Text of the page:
I really enjoyed the beginnings of our discussion last week—Joe always has a way of looking at things that startles me into new thoughts. My approach, while not as rigorous as Joe’s (unfortunately!), will hopefully spark a fruitful continuation of the discussion. Onward!
3bWherefore, I know that thou art redeemed because of the righteousness of thy redeemer. For thou hast beheld that in the fullness of time he cometh to bring salvation unto men, 4and thou hast beheld in thy youth his glory—wherefore, thou art blessed even as they unto whom he shall minister in the flesh. For the spirit is the same—yesterday, today, and forever—and the way is prepared from the fall of man; and salvation is free
Let’s start with the “wherefore.” As a conjunction and in this context, it is perhaps best read as “because of which” or “as a result of which”—something more akin to our modern usage of “therefore.” It’s important to remember that the “which” referred to here is found back in verse 2: “thou knowest the greatness of God, and he shall consecrate thine afflictions for thy gain.” Here, Lehi describes Jacob’s knowledge and then gives him a promise. Verse 3 includes two sentences, each beginning with “wherefore.” The first: “Wherefore, thy soul shall be blessed, and thou shalt dwell safely with thy brother Nephi, and thy days shall be spent in the service of thy God.” And then the second: “Wherefore, I know that thou art redeemed because of the righteousness of thy redeemer.”
I put all this out there because I think it’s important to realize how much Lehi pins on Jacob’s knowing “the greatness of God” and his promise of the consecration of Jacob’s afflictions. Put another way, because Jacob knows the greatness of God, and because God will accept Jacob’s afflictions to Jacob’s gain, Jacob’s soul will be blessed, he will dwell safely with Nephi, he will live a life of service to God, and Lehi knows the righteousness of Christ redeems Jacob. That’s quite a list, but when we put them all together it highlights why Lehi broke it into the two “wherefore” sections. The first “wherefore” indicates a kind of cause and effect: testimony and consecration result in blessing, safety, and service to God (put this way, I think it strengthens to argument that Lehi is setting Jacob apart for temple service here). The second “wherefore,” however, is not as straightforward. It seems to indicate, rather, Lehi’s witness that because of Jacob’s testimony and the promise of the consecration of his afflictions, Lehi himself knows of Jacob’s redemption through the righteousness of the Savior.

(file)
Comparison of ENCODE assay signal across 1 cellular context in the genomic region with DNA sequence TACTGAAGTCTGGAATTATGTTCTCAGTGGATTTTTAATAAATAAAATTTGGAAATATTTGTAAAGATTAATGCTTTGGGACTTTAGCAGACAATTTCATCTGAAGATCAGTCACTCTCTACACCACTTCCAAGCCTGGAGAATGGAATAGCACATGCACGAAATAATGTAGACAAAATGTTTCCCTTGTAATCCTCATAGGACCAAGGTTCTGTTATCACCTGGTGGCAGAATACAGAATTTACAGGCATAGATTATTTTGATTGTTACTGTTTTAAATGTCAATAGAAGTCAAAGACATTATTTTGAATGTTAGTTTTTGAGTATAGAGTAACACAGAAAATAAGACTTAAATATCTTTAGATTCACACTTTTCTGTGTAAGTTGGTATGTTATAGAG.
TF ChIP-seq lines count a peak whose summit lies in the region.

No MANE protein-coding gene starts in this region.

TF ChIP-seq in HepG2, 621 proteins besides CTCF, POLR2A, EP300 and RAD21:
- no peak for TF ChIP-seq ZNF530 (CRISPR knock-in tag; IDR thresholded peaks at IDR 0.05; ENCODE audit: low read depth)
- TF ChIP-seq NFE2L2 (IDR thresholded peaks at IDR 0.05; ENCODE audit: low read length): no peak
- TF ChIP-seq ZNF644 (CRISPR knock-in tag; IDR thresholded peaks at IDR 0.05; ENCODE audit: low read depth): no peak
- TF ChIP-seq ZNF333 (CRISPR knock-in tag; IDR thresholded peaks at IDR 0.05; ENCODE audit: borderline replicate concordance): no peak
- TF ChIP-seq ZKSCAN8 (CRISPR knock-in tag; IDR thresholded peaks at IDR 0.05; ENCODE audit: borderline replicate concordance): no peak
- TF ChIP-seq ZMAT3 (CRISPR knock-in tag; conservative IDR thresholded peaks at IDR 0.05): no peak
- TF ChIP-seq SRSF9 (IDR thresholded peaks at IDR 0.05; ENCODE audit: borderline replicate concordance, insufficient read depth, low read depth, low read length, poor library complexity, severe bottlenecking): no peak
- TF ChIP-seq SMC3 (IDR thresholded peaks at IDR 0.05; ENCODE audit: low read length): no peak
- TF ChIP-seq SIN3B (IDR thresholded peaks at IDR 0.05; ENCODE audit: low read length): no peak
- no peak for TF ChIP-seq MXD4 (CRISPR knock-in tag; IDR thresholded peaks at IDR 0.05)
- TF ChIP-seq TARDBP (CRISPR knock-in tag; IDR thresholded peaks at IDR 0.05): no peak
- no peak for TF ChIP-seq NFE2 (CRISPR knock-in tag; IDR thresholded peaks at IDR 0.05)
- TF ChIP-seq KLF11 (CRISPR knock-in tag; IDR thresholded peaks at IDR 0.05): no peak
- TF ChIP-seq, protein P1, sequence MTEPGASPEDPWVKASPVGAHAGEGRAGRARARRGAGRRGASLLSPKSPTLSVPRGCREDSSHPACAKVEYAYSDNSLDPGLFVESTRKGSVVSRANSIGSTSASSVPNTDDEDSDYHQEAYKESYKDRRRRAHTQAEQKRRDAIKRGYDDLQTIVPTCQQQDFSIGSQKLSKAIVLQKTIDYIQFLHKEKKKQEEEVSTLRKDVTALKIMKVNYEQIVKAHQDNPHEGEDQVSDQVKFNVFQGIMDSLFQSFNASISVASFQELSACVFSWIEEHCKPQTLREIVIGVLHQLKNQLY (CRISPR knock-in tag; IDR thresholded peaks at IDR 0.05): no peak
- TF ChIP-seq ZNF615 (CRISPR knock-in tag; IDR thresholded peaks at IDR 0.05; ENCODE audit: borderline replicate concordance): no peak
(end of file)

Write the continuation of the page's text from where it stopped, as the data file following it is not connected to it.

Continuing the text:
So we have a scenario in which a father’s witness and testimony of the efficacy and power of the atonement and the righteousness of the atoner himself are strengthened by, if not perhaps even due to, his knowledge of his son’s testimony and his prophetic promise that his son’s afflictions will be consecrated. Which, to me, darkly underscores the potency of Jacob’s afflictions—as a parent, I desperately want to believe (and often do) that the afflictions of my children will somehow ultimately be changed from damaging them to building them. Read this way, this second “wherefore” is not just a straightforward testimony regarding Jacob’s redemption through the righteousness of Christ, but also a heartfelt acknowledgment of Jacob’s suffering: my son, I know how bad things have been, and they have been bad enough that I know that the only power capable of changing these experiences from fundamentally damaging to eternally redeeming is a power that comes through the rectitude, perfection, and passion of Jesus Christ and his atonement.
Lehi then echoes the two-part structure of the previous “wherefores” with the repetition of another phrase: “thou has beheld.” “For thou hast beheld that in the fullness of time he cometh to bring salvation unto men, 4and thou hast beheld in thy youth his glory.” A quick note on the conjunction “For” here: clearly, it echoes the “because of which” sense of the previous “wherefores”; Lehi seems to be offering a sort of explanation as to how or why he knows of Jacob’s redemption. But what is interesting is that Lehi, the visionary man, does not claim that he has seen Jacob’s redemption or even his Redeemer. Rather, Lehi’s knowledge rests on Jacob’s own capacity as a seer.
For Lehi, Jacob is a son who sees. Jacob is the son who has received visions from heaven. At some point he shared their contents with at least Lehi, although it is likely that the rudeness and afflictions Jacob suffered were due in part to a negative reaction from Laman and Lemuel at having yet another visionary younger brother. It’s easy to imagine that they might have sought to “shut down” Jacob with greater vehemence since they already felt they had let Nephi “get out of hand” so to speak. But Lehi is not about to let Jacob, nor his brothers, forget Jacob’s visionary experiences.
In identifying Jacob as someone who receives visions from God, Lehi subtly underscores Jacob’s visionary inheritance. Jacob’s identity as someone who has seen, who has beheld, overlaps with that of Lehi himself. It is interesting that Lehi, in some sense, seems to be marking Jacob as his visionary heir rather than Nephi. Why Jacob and not Nephi? Or why not both? I don’t have a good answer.
And what, exactly, are the things that Jacob has beheld? Again: “that in the fullness of time he cometh to bring salvation unto men, and … in thy youth his glory.” When and what is this fulness of time? (Do we have some sort of super-saturated moment here, where time is exceeded in the completion of the atonement and its eternal effectiveness?) Is there anything to be made of the contrast of this fullness of time with the discrete time period known as Jacob’s youth? (Jacob can’t be that old, but note that Lehi speaks of Jacob’s youth as a thing past and gone; again, a possible indicator of a loss of innocence resulting from his afflictions?) Does “thou has beheld in thy youth his glory” necessarily refer to a vision of the Savior? If not, what does it mean to behold his glory? Could Jacob’s vision here refer to a type of insightfulness or reflective quality that allows him to perceive things as they really are such that in his youth he came to understand the nature and reality of God’s glory? (If so, what is this nature?)